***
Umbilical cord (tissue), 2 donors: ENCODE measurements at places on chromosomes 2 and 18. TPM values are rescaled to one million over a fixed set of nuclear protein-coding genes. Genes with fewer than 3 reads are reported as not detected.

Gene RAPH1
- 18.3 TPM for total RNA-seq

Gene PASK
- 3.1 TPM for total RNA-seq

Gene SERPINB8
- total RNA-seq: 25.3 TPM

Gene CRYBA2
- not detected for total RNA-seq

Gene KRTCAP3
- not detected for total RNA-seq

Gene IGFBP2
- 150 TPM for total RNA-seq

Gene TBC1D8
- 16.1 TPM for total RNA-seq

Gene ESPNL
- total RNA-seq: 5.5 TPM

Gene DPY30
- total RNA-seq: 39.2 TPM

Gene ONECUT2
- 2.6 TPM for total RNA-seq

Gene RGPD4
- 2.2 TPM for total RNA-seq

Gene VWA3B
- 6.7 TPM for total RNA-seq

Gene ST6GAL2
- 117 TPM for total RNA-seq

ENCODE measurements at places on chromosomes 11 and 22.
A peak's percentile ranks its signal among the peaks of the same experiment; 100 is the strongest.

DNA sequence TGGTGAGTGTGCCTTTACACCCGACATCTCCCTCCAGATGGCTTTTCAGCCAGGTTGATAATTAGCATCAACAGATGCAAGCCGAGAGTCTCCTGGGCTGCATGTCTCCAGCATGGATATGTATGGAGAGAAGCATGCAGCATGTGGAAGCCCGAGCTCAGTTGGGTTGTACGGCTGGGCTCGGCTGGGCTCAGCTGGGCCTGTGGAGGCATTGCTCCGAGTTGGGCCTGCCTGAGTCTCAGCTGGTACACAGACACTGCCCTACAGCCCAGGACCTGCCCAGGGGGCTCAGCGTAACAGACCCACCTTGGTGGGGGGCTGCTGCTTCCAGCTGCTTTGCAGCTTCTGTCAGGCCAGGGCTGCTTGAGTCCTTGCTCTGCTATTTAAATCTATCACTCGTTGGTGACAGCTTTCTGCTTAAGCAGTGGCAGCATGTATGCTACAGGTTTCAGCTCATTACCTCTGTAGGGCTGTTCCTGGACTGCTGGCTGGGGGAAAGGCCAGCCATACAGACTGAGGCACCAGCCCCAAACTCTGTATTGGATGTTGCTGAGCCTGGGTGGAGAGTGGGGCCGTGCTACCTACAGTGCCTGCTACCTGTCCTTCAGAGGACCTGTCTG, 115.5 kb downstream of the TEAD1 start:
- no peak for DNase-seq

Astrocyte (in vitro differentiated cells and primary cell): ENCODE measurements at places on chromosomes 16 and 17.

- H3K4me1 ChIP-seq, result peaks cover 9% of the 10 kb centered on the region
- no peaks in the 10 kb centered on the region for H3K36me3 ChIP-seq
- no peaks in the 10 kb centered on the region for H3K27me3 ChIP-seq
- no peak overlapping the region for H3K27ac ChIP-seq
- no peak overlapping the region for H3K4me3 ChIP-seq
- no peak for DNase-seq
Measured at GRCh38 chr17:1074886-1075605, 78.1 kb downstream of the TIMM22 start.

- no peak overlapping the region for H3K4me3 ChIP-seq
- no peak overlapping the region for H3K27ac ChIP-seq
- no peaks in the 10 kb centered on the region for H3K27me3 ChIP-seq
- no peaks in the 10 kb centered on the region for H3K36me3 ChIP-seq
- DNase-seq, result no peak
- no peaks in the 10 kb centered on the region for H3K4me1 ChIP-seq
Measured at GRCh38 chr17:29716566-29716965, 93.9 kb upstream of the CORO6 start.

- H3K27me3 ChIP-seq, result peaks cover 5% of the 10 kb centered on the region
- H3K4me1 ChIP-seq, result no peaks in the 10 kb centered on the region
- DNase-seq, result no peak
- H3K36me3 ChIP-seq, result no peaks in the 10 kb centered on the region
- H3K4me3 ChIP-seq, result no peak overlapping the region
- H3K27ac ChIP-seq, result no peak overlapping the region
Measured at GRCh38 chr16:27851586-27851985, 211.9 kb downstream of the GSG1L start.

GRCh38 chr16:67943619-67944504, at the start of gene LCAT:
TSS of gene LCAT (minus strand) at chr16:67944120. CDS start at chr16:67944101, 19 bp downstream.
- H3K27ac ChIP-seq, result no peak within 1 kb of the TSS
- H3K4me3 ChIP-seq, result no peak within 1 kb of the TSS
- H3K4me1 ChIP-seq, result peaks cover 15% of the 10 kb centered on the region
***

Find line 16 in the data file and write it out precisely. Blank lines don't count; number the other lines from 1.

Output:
Gene ESPNL